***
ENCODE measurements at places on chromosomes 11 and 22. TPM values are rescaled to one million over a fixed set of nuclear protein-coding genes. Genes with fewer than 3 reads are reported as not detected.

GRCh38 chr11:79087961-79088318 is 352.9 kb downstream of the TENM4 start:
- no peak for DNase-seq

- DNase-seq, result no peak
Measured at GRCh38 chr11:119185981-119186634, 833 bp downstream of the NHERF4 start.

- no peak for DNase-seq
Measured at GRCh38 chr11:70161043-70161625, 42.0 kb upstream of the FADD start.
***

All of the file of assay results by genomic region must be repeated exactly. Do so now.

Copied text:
ENCODE measurements at places on chromosomes 11 and 22. TPM values are rescaled to one million over a fixed set of nuclear protein-coding genes. Genes with fewer than 3 reads are reported as not detected.

GRCh38 chr11:79087961-79088318 is 352.9 kb downstream of the TENM4 start:
- no peak for DNase-seq

- DNase-seq, result no peak
Measured at GRCh38 chr11:119185981-119186634, 833 bp downstream of the NHERF4 start.

- no peak for DNase-seq
Measured at GRCh38 chr11:70161043-70161625, 42.0 kb upstream of the FADD start.